Fractal Myth

Unfinished Fragments.

Fragment 1: untitled

[Michelle Chapman ©2001]

I remember a time when golden primroses flooded the paddocks around our village, carefully grown and harvested for their medicinal properties. Today those pastures are bare and dry, the soil hard and parched, its surface cracked like crazy patchwork. Clutching my memory of those sunshine yellow fields rippling in the breeze, I crossed the withered landscape, stepping carefully around the few wilted, struggling weeds which were managing, somehow, to survive. I remember when this world was beautiful, I repeated over and over again, as a talisman against the awful devastation I expected to find, once I reached the village itself. ...

Fragment 2: Dawndancer

[Michelle Chapman ©2001]

The sky was dark, the moon long gone. All the tribe, even MoonSinger and StarGazer, were soundly asleep in their small huts by now, safely snuggled in WoolWeaver's blankets. In the east the faintest touch of light tinged the horizon with an unfathomably deep blue.

As the predawn sky grew imperceptibly lighter, a figure became visible on the mist shrouded summit of MeadowHill. She wore a long hooded woollen cloak and full woollen skirt, both pristine white from careful bleaching on the sunny sands of RiverRaspfish. Her feet were bare.

The long grass of the hillside showed the winding path of her climb. Only where she stood was clear of the thick sweet grass, a bare spot worn into the hill by her bare feet, every morning for the last nine years, and by her predecessor before her, and back through a long line of tribal sisters. She was DawnDancer, and it was her duty and her joy to welcome the sunrise to her village, asking for a blessing on the new day.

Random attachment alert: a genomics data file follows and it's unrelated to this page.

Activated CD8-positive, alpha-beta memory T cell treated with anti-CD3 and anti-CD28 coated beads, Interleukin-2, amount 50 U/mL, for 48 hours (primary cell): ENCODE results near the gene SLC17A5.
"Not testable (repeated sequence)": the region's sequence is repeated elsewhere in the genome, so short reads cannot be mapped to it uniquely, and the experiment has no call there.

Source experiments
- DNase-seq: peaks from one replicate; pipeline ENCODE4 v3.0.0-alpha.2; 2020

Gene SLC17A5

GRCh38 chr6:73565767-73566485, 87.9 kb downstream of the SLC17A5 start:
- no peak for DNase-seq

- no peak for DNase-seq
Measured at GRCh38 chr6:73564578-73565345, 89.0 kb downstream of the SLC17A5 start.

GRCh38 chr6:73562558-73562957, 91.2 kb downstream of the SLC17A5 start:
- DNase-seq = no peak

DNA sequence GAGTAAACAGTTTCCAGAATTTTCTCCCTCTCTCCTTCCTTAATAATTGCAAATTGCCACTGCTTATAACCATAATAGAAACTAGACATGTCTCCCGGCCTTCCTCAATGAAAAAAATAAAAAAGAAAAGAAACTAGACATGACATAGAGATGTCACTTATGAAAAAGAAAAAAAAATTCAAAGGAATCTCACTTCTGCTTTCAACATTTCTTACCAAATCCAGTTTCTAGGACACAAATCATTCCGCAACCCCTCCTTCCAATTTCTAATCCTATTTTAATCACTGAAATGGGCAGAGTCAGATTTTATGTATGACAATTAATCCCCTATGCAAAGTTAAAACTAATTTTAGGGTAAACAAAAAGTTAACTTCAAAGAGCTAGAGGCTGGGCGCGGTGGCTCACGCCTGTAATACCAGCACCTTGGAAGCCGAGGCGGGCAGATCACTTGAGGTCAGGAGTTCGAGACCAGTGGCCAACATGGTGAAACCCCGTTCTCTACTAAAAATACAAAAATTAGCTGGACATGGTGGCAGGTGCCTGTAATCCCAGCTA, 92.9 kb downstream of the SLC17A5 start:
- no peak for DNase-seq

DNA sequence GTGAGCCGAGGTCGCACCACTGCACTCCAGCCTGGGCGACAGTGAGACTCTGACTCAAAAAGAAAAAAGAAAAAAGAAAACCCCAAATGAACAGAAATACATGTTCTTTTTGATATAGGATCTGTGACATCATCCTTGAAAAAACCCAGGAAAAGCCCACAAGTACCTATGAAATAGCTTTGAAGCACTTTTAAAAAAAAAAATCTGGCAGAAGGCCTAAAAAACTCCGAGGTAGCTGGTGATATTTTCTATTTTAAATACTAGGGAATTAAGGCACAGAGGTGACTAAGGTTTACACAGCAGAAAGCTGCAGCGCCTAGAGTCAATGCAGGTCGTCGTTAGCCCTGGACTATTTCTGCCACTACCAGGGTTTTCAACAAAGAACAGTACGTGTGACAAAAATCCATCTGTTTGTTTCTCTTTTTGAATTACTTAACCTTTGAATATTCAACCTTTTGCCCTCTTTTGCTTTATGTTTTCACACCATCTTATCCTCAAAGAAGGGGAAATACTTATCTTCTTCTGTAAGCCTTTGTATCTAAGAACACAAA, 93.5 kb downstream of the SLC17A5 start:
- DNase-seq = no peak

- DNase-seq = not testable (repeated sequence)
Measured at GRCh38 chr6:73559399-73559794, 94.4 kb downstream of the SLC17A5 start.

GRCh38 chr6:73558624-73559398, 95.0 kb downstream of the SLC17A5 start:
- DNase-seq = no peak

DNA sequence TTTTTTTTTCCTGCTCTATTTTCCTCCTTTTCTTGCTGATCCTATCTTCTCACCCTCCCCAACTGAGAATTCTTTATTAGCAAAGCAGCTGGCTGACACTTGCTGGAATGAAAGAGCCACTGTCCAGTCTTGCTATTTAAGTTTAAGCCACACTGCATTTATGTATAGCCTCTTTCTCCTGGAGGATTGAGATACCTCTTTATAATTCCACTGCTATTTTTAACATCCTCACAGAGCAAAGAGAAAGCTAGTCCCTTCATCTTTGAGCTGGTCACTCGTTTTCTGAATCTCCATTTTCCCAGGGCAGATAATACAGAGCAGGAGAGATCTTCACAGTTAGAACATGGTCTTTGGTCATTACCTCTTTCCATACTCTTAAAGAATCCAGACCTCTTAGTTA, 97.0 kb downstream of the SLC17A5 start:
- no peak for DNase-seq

Wriggling her bare toes in the damp soft soil, DawnDancer remembered the first time she had woken before dawn ... five years old, barely able to push aside the heavy skin that closed the dormitory door. It was chilly, and oh, so dark, but for the first time she was not afraid to be out at night alone.

She had been 'child' then, like all the other village children, loved and cared for, happy and playful, yet to choose their place in the busy flow of life around them. Not that DawnDancer remembered ever making a conscious choice. It had just seemed so natural in the clear, cool, mystical light before dawn, to find the gate of MeadowHill open, and a basket containing a costume that glowed with the glow of the sky.

For the first time she had pulled on the heavy, soft, white woollen skirt (tied around her waist with some rope to stop it slipping) and cloak (it was four years before she grew into the cloak's hood, and could wear it without being blinded by its thick, soft folds). Just as she finished donning her new costume, an older girl stumbled, bleary-eyed, from a nearby hut, her mouth an astonished 'O' as she saw the child in her clothes. 'But ...' The protest was only weakly stuttered. The pull of warm bed and warmer dreams was strong upon her. ...

This work is licensed under a Creative Commons Attribution-NonCommercial-ShareAlike 2.5  License God bless! God bless!